TRIPOLI (Reuters) - A Libyan court on Saturday postponed until January 30 the trial of Max Goeldi, one of two Swiss businessmen whose prosecution is at the center of a diplomatic row between Libya and Switzerland, their lawyer said.
The case of the two men has led to accusations in Switzerland that the government there has mishandled the affair, and it has unsettled some of the foreign investors who flocked to Libya after it emerged from international isolation.
The two men were barred from leaving Libya in July 2008 after Swiss prosecutors briefly arrested Hannibal Gaddafi, a son of Libyan leader Muammar Gaddafi, on charges of mistreating two domestic employees during a visit to Switzerland.
The charges were later dropped but Libya cut oil supplies to Switzerland and withdrew more than $5 billion in assets from Swiss banks. Libyan officials deny any connection between the arrest in Switzerland and the case of the two men.
In Saturday's hearing, the judge trying Goeldi on charges of violating business regulations ordered the adjournment because the defendant did not appear in court, the lawyer said.
"The trial has been postponed until January 30," lawyer Salah Zalaf told reporters.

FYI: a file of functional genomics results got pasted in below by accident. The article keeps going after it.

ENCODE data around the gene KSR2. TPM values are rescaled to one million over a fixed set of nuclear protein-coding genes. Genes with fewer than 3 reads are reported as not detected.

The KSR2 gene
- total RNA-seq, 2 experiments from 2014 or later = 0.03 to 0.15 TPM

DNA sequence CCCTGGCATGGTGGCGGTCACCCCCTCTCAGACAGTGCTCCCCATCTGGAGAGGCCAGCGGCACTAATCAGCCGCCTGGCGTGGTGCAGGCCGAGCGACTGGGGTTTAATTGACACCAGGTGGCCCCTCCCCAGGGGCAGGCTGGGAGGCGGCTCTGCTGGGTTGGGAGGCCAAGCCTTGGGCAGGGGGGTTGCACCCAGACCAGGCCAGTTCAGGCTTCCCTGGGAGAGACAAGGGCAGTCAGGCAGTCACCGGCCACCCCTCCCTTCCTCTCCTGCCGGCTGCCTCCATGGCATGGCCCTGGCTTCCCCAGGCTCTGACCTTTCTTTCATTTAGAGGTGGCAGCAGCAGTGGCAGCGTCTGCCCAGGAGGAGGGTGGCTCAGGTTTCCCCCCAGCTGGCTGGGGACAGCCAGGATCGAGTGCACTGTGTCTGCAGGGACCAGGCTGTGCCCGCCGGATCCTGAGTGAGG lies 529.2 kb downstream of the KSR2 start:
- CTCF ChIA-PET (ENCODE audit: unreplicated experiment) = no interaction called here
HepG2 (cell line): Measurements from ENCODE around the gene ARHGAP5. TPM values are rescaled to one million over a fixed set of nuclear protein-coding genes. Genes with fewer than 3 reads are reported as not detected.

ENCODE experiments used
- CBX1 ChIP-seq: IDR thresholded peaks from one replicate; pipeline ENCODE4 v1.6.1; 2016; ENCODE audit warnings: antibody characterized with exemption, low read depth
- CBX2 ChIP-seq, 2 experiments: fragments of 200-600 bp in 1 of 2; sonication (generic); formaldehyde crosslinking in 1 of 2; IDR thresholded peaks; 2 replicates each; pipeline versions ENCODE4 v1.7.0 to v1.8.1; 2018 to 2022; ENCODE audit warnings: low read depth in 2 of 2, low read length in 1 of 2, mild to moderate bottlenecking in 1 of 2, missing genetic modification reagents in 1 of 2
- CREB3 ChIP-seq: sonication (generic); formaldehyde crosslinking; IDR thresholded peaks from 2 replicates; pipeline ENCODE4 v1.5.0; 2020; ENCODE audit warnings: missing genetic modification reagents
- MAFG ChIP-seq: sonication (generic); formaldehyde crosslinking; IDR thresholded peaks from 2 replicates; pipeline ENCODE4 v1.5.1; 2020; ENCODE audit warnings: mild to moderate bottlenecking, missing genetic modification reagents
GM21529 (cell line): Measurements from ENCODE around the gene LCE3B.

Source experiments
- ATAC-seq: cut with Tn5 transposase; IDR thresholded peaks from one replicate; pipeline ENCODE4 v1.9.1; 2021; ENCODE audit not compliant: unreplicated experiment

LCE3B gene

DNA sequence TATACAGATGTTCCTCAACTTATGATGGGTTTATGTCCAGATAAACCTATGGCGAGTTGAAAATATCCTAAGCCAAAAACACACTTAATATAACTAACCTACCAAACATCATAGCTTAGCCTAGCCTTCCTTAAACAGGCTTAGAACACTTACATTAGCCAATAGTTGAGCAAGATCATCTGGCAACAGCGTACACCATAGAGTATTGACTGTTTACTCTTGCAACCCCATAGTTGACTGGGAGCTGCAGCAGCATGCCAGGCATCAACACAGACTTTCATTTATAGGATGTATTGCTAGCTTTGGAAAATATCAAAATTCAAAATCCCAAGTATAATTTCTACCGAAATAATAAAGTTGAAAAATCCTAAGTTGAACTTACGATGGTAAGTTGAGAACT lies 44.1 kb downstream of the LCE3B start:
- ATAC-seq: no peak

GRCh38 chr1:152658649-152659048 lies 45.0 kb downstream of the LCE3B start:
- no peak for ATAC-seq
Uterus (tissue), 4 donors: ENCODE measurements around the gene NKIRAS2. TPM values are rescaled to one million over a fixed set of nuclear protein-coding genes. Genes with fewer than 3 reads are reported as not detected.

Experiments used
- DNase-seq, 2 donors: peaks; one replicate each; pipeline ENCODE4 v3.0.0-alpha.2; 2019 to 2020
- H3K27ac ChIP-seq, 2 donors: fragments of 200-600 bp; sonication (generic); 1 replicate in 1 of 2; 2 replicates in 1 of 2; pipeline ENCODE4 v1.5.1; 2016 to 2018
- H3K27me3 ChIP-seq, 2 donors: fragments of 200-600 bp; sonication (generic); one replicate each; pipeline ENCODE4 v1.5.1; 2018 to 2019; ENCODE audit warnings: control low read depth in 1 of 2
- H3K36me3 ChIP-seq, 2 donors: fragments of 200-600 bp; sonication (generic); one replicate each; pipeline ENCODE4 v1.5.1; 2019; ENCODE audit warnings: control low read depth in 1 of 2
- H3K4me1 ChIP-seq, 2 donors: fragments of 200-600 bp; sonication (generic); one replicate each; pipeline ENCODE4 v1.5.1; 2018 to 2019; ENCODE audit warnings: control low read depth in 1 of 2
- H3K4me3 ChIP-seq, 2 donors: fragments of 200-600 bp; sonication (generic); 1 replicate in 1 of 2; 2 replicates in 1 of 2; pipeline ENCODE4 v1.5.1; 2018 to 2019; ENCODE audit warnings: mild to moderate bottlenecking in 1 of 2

The trials of both men had already been postponed twice, on each occasion because they failed to appear in court. They have been staying at the Swiss embassy in Tripoli, where the Libyan authorities have no jurisdiction.
The lawyer said he had passed on to Goeldi verbal assurances from the court that he would not be detained if he attended the court hearing. "He refused because he is requesting written guarantees," the lawyer said.
A court is scheduled to resume the trial of the second Swiss businessman, Rachid Hamdani, on Sunday. He has been charged with the same offences as Goeldi.
Both men have already been convicted on separate charges of violating Libya's immigration rules and sentenced to 16 months in prison. Amnesty International said their convictions did not meet international standards for fair trial.
Goeldi is the head of Libya operations for Swiss-Swedish engineering group ABB, and Hamdani works for a construction company.
In a failed attempt to win the men's release, Swiss President Hans-Rudolf Merz flew to Libya in August last year to apologize personally for Hannibal Gaddafi's arrest.
(Reporting by Salah Sarrar; Writing by Christian Lowe; Editing by Louise Ireland)